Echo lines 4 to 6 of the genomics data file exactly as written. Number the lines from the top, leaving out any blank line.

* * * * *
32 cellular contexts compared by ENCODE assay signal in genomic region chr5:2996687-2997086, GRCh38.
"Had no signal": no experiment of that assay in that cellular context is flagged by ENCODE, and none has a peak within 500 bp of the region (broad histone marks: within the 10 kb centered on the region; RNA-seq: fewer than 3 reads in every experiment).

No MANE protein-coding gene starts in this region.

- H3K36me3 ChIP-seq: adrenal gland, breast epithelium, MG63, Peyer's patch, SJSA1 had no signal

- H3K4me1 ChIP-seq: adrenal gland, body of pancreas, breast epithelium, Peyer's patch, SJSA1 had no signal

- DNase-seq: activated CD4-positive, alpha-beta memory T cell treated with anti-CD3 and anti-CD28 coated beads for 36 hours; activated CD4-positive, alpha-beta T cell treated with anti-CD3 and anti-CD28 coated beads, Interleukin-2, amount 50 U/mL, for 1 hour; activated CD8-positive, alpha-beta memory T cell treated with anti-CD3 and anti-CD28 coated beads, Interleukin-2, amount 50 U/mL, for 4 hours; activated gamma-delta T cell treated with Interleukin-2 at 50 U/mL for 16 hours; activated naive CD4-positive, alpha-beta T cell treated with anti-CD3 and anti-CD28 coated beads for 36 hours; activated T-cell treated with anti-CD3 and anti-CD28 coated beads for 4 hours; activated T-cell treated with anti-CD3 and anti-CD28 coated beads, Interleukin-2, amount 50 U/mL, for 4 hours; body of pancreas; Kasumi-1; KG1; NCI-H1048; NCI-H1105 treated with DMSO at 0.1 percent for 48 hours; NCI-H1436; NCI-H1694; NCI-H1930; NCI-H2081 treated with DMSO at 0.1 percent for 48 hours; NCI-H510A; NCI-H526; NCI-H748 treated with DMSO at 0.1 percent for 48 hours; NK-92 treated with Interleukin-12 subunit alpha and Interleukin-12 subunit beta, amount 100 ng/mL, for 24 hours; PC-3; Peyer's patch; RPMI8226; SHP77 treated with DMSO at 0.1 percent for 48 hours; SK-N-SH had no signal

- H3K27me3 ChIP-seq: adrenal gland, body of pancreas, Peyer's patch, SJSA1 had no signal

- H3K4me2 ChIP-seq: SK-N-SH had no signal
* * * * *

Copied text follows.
- H3K36me3 ChIP-seq: adrenal gland, breast epithelium, MG63, Peyer's patch, SJSA1 had no signal

- H3K4me1 ChIP-seq: adrenal gland, body of pancreas, breast epithelium, Peyer's patch, SJSA1 had no signal

- DNase-seq: activated CD4-positive, alpha-beta memory T cell treated with anti-CD3 and anti-CD28 coated beads for 36 hours; activated CD4-positive, alpha-beta T cell treated with anti-CD3 and anti-CD28 coated beads, Interleukin-2, amount 50 U/mL, for 1 hour; activated CD8-positive, alpha-beta memory T cell treated with anti-CD3 and anti-CD28 coated beads, Interleukin-2, amount 50 U/mL, for 4 hours; activated gamma-delta T cell treated with Interleukin-2 at 50 U/mL for 16 hours; activated naive CD4-positive, alpha-beta T cell treated with anti-CD3 and anti-CD28 coated beads for 36 hours; activated T-cell treated with anti-CD3 and anti-CD28 coated beads for 4 hours; activated T-cell treated with anti-CD3 and anti-CD28 coated beads, Interleukin-2, amount 50 U/mL, for 4 hours; body of pancreas; Kasumi-1; KG1; NCI-H1048; NCI-H1105 treated with DMSO at 0.1 percent for 48 hours; NCI-H1436; NCI-H1694; NCI-H1930; NCI-H2081 treated with DMSO at 0.1 percent for 48 hours; NCI-H510A; NCI-H526; NCI-H748 treated with DMSO at 0.1 percent for 48 hours; NK-92 treated with Interleukin-12 subunit alpha and Interleukin-12 subunit beta, amount 100 ng/mL, for 24 hours; PC-3; Peyer's patch; RPMI8226; SHP77 treated with DMSO at 0.1 percent for 48 hours; SK-N-SH had no signal